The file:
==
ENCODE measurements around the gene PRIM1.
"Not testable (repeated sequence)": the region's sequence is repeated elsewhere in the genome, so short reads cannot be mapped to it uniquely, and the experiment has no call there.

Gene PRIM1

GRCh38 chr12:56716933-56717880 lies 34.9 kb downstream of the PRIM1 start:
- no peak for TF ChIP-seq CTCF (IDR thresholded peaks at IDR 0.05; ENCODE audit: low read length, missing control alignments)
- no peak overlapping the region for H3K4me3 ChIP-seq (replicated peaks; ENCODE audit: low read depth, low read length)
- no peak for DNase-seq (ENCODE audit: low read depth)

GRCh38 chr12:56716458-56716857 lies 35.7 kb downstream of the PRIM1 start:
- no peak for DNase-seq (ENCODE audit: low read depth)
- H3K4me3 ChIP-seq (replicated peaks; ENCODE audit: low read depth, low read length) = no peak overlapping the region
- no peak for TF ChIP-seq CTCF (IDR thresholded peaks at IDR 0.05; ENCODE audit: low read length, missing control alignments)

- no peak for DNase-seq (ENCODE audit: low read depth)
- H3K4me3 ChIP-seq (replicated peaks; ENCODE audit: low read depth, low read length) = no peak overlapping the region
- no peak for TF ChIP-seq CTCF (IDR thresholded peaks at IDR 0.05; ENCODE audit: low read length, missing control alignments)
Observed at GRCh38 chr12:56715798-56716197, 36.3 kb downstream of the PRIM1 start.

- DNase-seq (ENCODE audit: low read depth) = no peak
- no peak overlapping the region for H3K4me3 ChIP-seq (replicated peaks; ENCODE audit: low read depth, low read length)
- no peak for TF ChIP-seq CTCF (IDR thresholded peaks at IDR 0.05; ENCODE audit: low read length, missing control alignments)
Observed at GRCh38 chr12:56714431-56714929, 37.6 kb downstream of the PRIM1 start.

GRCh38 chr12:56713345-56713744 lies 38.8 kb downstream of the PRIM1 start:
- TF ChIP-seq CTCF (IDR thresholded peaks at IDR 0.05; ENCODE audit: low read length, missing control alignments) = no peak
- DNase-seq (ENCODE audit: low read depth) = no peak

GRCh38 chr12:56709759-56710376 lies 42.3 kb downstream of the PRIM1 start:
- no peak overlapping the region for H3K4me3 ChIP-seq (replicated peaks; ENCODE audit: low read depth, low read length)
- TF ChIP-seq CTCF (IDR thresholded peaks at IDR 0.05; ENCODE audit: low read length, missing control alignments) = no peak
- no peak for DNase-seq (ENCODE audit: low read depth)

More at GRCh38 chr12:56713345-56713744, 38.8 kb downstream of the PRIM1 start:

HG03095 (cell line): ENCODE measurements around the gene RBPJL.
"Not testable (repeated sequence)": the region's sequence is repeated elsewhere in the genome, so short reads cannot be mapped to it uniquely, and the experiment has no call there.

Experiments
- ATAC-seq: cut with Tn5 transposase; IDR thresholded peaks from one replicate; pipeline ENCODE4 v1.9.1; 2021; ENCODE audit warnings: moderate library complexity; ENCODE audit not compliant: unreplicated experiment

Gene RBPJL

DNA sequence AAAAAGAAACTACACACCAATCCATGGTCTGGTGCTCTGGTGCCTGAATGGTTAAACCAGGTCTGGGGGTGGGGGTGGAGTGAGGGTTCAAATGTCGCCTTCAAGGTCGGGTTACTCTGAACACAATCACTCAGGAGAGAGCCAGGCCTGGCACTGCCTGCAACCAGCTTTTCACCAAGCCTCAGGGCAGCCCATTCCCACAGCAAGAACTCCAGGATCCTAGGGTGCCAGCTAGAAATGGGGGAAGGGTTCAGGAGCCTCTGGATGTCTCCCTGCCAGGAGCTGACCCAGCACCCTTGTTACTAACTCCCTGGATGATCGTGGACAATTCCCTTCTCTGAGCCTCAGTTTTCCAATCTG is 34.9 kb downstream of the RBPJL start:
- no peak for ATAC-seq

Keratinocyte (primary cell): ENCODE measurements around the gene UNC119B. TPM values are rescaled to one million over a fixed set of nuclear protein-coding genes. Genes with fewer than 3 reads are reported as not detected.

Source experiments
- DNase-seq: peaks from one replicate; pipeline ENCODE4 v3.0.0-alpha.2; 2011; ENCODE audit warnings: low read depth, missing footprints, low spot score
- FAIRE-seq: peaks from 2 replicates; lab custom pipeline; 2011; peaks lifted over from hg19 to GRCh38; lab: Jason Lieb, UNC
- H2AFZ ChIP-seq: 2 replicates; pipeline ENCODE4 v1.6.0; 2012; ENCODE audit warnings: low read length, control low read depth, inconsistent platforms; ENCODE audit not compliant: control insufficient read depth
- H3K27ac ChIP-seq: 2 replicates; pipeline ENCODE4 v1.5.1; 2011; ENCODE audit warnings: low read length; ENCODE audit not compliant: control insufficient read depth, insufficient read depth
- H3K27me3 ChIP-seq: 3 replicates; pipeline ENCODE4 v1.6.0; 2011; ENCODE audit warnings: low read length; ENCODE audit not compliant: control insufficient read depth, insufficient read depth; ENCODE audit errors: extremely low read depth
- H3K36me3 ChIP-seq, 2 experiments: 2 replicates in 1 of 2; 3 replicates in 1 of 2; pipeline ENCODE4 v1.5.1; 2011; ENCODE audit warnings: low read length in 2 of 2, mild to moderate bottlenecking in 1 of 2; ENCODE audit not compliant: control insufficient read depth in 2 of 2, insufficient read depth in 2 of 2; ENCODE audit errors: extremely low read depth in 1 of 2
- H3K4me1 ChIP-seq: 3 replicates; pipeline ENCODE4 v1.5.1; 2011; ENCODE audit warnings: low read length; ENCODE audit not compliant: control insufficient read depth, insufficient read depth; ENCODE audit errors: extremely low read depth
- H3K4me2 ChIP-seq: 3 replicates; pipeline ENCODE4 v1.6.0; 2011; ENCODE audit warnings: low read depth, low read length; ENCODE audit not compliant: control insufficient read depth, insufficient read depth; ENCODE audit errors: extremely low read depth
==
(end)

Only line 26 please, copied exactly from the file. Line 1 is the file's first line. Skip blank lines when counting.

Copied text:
- no peak for DNase-seq (ENCODE audit: low read depth)